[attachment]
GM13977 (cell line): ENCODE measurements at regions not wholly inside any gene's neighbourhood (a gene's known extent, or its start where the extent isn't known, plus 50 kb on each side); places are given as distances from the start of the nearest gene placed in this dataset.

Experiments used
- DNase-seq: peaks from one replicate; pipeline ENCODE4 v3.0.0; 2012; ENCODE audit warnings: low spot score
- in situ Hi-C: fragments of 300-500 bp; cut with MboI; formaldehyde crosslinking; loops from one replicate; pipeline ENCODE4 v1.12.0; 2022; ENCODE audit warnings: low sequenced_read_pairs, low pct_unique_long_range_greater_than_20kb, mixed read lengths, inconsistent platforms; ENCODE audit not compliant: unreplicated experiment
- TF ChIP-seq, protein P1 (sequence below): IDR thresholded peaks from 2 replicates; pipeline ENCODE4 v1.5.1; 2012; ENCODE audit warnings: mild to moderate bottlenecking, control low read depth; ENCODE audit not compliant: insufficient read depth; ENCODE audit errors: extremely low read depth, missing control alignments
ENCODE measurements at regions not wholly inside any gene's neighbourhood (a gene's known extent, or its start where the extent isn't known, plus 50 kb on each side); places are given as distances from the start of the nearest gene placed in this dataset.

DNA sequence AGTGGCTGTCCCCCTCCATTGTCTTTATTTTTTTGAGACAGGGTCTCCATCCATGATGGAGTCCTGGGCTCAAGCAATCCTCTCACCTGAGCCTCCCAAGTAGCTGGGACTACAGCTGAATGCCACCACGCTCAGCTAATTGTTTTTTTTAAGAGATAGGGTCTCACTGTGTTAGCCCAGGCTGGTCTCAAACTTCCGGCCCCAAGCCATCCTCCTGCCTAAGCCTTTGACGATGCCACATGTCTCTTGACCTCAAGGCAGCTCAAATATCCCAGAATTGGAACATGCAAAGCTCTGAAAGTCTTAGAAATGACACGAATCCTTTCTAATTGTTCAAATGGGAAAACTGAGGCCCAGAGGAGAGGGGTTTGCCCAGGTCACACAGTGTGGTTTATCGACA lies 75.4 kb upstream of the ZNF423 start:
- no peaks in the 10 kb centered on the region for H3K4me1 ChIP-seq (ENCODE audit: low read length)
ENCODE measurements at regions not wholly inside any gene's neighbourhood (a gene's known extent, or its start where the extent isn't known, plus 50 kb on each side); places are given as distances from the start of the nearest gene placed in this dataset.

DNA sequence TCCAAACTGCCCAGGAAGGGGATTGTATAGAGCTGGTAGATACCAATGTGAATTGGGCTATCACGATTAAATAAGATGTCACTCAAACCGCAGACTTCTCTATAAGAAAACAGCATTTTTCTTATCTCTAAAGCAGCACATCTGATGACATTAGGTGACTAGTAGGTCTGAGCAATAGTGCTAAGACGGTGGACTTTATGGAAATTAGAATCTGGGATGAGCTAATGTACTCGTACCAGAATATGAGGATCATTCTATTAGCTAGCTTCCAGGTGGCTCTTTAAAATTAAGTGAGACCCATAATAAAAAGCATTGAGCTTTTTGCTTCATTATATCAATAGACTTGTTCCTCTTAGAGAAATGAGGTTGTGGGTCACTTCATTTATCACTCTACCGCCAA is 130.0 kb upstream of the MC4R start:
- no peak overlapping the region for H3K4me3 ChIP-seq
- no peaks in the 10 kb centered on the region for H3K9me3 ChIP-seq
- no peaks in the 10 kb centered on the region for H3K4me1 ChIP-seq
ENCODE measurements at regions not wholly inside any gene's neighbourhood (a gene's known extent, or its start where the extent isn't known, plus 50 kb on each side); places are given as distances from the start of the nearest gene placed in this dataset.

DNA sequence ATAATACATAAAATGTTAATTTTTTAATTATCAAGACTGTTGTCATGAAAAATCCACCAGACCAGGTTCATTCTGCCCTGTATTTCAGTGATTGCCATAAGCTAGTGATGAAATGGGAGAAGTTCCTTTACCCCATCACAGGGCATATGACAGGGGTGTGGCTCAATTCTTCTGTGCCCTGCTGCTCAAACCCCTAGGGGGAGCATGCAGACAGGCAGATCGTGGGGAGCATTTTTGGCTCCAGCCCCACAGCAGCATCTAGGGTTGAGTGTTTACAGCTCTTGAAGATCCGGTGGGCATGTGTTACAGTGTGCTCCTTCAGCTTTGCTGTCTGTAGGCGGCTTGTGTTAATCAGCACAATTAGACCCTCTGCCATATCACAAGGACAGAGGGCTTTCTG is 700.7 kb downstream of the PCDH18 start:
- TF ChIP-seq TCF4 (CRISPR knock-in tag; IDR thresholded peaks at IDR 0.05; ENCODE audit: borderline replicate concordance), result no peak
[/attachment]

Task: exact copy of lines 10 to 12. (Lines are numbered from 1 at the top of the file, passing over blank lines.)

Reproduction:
DNA sequence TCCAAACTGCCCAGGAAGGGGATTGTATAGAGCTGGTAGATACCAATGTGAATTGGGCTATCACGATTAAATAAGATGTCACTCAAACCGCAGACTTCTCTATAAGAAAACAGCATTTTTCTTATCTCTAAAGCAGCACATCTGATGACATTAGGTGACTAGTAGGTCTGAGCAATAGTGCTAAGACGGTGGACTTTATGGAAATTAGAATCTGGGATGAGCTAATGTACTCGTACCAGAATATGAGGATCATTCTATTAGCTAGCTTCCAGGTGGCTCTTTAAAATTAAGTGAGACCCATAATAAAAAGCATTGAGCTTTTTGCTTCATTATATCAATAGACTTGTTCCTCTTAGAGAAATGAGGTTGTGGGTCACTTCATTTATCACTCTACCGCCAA is 130.0 kb upstream of the MC4R start:
- no peak overlapping the region for H3K4me3 ChIP-seq
- no peaks in the 10 kb centered on the region for H3K9me3 ChIP-seq